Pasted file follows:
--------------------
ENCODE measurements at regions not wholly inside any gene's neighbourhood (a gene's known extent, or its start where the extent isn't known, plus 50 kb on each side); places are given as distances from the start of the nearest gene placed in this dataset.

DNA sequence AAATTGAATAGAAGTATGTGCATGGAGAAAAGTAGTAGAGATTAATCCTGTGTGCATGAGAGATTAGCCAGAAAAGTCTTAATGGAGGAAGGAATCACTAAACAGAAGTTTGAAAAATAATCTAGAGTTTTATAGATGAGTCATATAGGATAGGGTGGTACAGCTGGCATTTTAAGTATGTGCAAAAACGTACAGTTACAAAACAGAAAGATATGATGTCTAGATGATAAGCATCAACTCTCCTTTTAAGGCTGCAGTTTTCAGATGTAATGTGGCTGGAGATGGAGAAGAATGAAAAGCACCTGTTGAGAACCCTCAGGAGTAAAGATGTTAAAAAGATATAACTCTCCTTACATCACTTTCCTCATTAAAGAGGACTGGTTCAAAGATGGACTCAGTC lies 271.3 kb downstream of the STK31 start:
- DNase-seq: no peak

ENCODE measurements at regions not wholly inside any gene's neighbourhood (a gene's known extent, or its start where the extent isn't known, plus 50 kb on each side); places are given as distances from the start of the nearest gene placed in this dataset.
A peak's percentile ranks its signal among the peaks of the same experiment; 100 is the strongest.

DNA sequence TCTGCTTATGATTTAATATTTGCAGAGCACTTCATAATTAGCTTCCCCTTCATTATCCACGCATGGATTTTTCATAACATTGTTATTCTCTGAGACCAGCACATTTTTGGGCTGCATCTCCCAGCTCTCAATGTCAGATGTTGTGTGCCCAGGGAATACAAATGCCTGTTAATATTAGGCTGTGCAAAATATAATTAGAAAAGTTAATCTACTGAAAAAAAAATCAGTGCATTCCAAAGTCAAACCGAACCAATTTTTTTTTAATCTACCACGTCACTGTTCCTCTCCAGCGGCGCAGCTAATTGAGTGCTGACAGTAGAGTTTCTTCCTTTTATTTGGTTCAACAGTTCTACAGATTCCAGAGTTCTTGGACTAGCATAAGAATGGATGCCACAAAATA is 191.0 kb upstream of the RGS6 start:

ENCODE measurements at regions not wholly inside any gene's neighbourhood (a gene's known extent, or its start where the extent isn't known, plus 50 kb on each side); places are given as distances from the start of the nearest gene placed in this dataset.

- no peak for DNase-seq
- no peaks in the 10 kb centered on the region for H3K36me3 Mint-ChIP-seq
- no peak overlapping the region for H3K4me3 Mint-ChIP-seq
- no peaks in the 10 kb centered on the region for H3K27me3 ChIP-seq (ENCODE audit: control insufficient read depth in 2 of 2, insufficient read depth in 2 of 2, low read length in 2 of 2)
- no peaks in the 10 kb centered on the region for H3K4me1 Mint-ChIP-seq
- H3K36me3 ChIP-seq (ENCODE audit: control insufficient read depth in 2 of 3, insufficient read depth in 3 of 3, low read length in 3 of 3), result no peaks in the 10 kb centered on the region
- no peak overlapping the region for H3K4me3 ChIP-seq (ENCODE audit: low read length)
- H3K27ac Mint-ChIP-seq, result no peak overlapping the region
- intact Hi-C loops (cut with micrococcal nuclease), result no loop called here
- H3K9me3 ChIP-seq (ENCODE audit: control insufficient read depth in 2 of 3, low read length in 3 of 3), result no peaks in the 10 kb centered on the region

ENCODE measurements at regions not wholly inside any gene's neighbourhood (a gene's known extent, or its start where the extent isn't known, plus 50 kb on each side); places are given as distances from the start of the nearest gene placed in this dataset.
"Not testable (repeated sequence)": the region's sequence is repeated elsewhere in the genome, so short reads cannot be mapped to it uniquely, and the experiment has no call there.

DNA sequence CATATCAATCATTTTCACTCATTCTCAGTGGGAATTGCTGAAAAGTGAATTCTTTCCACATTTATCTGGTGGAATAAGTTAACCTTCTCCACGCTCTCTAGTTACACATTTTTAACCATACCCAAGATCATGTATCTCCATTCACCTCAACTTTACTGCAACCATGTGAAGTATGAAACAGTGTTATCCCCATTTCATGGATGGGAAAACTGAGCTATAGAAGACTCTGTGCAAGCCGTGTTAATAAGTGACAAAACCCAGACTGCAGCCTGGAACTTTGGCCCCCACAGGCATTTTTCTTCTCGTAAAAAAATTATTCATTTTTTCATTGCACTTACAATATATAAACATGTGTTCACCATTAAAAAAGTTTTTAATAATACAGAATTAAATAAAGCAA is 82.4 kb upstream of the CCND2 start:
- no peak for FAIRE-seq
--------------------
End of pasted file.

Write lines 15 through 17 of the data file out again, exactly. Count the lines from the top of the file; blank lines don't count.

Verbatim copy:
- H3K27ac Mint-ChIP-seq, result no peak overlapping the region
- intact Hi-C loops (cut with micrococcal nuclease), result no loop called here
- H3K9me3 ChIP-seq (ENCODE audit: control insufficient read depth in 2 of 3, low read length in 3 of 3), result no peaks in the 10 kb centered on the region